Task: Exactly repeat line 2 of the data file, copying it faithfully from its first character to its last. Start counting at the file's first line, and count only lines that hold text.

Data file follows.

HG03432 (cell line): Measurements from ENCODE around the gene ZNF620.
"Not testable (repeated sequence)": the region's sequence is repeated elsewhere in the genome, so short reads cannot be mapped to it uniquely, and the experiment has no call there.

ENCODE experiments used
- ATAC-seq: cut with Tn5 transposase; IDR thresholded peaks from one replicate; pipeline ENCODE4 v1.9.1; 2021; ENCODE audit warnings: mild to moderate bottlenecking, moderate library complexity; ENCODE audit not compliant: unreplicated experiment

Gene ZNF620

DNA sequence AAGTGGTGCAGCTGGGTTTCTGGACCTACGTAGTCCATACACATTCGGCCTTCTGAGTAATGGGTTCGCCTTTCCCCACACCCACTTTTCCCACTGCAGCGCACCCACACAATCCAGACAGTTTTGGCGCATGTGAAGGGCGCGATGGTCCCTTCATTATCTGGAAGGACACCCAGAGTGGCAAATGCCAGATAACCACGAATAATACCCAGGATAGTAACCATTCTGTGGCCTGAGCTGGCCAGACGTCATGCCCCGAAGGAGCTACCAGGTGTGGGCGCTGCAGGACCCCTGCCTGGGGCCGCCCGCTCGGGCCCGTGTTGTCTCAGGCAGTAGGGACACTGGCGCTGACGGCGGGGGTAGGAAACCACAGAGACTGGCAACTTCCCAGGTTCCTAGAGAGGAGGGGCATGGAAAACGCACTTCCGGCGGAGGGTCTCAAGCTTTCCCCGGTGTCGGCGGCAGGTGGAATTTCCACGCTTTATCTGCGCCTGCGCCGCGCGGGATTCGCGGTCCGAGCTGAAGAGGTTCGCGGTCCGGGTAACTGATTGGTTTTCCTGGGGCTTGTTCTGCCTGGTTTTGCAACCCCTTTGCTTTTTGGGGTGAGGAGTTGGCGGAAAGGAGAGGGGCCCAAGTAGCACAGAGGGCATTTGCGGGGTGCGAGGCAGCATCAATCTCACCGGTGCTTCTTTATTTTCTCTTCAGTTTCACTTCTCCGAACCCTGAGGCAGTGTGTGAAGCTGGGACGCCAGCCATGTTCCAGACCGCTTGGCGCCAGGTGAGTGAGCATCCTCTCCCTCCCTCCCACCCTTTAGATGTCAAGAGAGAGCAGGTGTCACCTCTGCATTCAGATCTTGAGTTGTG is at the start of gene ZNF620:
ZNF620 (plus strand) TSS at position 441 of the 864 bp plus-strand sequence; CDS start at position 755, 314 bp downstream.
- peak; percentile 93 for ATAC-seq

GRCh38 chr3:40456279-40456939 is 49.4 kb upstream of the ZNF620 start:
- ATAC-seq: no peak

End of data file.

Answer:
"Not testable (repeated sequence)": the region's sequence is repeated elsewhere in the genome, so short reads cannot be mapped to it uniquely, and the experiment has no call there.